Colin Kaepernick may have "trouble" winning his case against NFL owners, as collusion claims such as his "depend heavily on documentary evidence," according to Michael Hiltzik of the L.A. TIMES. Unless he has "turned up a piece of paper, email, or recording in which owners have explicitly talked about keeping him unemployed or reached such an agreement implicitly, he may lose." If the neutral arbitrator "finds in Kaepernick’s favor, the next step would be to estimate the value of any contract he would have received and then triple it to accommodate punitive damages." Kaepernick may "get his payday, but even if he loses in arbitration, his treatment has been a shame and an embarrassment for the NFL" (L.A. TIMES, 10/17). Former National Labor Relations Board Chair and Stanford professor William Gould said Kaepernick “will have to show some kind of communication, some kind of meeting” to prove collusion. He added that collusion "might be inferred if Kaepernick’s lawyers could show that 29 or 30 of the 32 NFL teams had turned him away, and that there was a 'common thread' to their actions." City Univ. of N.Y. sports law professor Marc Edelman said Kaepernick “needs to find an agreement between at least two of them, not just 32 NFL teams making separate decisions not to sign Kaepernick based on dislike of his behavior” (S.F. CHRONICLE, 10/17). NBC SPORTS BAY AREA's Ray Ratto wrote if Kaepernick has "paperwork proving that the owners conspired to keep him out of football, he wins." If he "doesn’t, he almost certainly loses." Kaepernick and/or his lawyers have to "produce the smoking gun." Without proof, Kaepernick’s case is an "excellent example of well-constructed circumstantial evidence that will amount to little." Ratto: "The bar for this is high, and like everything else in life, it requires receipts" (, 10/16).

TOUGH TO PROVE: ESPN legal analyst Ryan Smith said it is a "really high bar" for Kaepernick to prove collusion. Smith: "He's got to present that case, the burden is on him. He's got to show a clear preponderance of the evidence. ... Doesn't mean he doesn't have it, but that's what he would have to prove. ... It's a very hard case to prove." Smith added it would be "really shocking" to see an actual case of collusion by owners, but it "doesn't mean it doesn't occur." Teams "have the right to say they don't want to sign a guy." They can make these decisions "even if they don't like him, even if they're making them for the wrong reasons, or reasons that seem offensive" ("OTL," ESPN, 10/16).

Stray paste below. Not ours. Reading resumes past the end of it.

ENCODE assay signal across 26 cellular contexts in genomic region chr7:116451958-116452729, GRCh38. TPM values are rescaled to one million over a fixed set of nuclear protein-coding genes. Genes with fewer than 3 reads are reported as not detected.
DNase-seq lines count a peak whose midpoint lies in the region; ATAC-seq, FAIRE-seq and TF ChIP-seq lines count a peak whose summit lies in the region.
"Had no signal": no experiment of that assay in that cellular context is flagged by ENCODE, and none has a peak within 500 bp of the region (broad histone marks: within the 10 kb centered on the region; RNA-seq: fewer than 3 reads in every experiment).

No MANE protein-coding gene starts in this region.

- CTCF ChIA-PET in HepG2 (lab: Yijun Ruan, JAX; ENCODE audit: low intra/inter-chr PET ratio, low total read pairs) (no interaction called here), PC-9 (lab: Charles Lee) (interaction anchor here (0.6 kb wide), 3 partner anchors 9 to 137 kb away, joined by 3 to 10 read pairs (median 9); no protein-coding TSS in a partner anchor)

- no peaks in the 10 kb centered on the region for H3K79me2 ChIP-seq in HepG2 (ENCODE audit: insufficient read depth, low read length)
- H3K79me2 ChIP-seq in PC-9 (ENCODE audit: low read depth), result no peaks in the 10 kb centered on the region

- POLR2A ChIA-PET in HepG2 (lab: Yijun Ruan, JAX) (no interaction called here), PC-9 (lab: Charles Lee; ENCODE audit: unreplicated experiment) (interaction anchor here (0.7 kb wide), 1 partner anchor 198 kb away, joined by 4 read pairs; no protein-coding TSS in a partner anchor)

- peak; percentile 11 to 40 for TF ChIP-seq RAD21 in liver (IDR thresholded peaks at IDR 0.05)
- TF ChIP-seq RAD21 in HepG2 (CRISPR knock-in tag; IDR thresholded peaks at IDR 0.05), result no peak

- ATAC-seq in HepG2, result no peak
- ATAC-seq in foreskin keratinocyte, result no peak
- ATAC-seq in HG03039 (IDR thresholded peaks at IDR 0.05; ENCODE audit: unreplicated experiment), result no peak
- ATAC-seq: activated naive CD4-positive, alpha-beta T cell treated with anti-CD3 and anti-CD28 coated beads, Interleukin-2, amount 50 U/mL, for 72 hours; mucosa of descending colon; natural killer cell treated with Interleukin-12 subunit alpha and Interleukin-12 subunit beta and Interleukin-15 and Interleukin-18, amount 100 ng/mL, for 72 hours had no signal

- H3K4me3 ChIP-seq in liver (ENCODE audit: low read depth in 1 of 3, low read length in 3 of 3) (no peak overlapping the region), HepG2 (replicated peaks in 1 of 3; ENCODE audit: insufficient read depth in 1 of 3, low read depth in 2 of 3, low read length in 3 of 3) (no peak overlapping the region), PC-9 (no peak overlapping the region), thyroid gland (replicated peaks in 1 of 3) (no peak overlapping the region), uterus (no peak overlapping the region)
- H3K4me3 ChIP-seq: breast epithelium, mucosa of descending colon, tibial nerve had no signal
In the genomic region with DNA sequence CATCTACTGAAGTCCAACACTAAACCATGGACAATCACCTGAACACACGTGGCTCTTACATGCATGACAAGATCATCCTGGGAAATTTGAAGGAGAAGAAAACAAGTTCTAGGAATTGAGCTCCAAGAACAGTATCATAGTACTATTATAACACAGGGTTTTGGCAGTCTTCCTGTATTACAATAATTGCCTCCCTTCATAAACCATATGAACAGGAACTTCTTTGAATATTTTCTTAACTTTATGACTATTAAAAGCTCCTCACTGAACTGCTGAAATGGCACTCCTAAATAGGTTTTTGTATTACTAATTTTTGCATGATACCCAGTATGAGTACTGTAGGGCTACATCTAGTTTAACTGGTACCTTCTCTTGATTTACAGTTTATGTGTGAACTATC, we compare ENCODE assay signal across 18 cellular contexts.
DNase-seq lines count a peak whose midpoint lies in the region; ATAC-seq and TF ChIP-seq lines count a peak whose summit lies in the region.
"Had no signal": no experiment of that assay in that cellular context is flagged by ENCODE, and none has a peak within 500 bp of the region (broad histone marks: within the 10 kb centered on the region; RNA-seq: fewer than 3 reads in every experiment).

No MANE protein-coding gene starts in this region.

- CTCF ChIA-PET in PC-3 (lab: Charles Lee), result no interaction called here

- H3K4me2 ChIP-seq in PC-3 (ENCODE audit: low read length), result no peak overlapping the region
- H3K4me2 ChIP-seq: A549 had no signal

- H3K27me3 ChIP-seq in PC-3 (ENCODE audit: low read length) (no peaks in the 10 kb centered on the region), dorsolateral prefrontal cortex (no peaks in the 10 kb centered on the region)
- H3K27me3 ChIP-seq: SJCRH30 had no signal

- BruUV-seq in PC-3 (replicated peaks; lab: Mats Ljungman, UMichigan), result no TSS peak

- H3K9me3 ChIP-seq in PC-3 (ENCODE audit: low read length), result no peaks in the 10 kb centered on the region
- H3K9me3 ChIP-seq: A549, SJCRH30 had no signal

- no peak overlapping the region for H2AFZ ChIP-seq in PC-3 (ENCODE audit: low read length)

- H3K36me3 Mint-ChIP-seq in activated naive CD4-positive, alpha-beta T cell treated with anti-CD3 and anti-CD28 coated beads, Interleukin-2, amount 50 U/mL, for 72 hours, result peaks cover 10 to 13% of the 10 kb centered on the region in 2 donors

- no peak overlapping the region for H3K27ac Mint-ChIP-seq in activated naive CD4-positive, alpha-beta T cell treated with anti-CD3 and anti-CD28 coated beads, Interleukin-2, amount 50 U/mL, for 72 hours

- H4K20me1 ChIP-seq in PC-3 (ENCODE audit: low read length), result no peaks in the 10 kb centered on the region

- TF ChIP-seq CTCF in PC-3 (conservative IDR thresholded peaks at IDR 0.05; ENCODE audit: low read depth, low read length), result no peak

In N.Y., Manish Mehta writes Kaepernick's filing will "effectively end his NFL career." Desperation and frustration might have "prompted his collusion grievance against the league stemming from his continued unemployment, but this much is clear: The polarizing quarterback will never take another snap under center again." Kaepernick’s transition from signal caller to "social justice advocate is now complete." His NFL life is "over" (N.Y. DAILY NEWS, 10/17). YAHOO SPORTS' Charles Robinson wrote, "To breach it, and effectively speak out against the shield, was to concede that the league’s door had closed forever." By all accounts, Kaepernick's NFL career "is over." But his opportunity to "challenge the league, and to step far over the line that few have gone near, has just arrived" (, 10/16). USA TODAY's Jarrett Bell writes, "Count me among those who believe Kaepernick has been blackballed because he had the gall to ignite the league's social movement and strike such a nerve." The message is "obvious and not new: Stir up trouble, and you’re out" (USA TODAY, 10/17). FS1's Jason Whitlock said the grievance by Kaepernick has "been part of a shakedown of the NFL." Whitlock: "I've always felt like his play was turned into an extortion play. ‘If you don't sign me, I'll create chaos in your league.’ He has done that. He thought they would sign him to tamp down come some of the chaos and now that he doesn't see that, he has gone the lawsuit route" ("Speak for Yourself," FS1, 10/16).

Esports franchise OpTic Gaming will join the North American "League of Legends" Championship Series as one of the "newest franchise owners in the league," according to sources cited by Jacob Wolf of The longtime and popular esports organization "received an investment" from a group led by MLB Rangers co-Owner Neil Leibman in the summer. With that investment the team "obtained" a Houston-based spot in the upcoming Overwatch League for a reported $20M and "applied" for the League Championship Series (LCS). OpTic will be "obligated to pay" $13M in franchising fees for the LCS. That includes a $10M "standard expense" -- with $5M of that "due up front -- that each team accepted into the new league will have to pay, as well as an additional" $3M for being a new team in the league. OpTic's "entrance costs for both" the LCS and Overwatch League will total $33M over the next few years (, 10/16). Meanwhile, Wolf cited sources as saying that esports franchise Team Dignitas will "not participate" in the '18 North American LCS season "following its franchising application being declined" by game developer Riot Games. Sources said that Team Dignitas was "not the only existing team in the league to be notified of its removal." Reasoning behind the declination has "yet to be disclosed." Team Dignitas will be "entered into a pool for compensation for an exit fee." Harris Blitzer Sports & Entertainment, which owns the Devils and 76ers, "acquired Team Dignitas and Apex Gaming" in September '16. Team Dignitas was the "first esports organization to be acquired by a sports team ownership group" (, 10/14). Warriors co-Owner Joe Lacob recently purchased a franchise in Riot Games' new esports league (THE DAILY).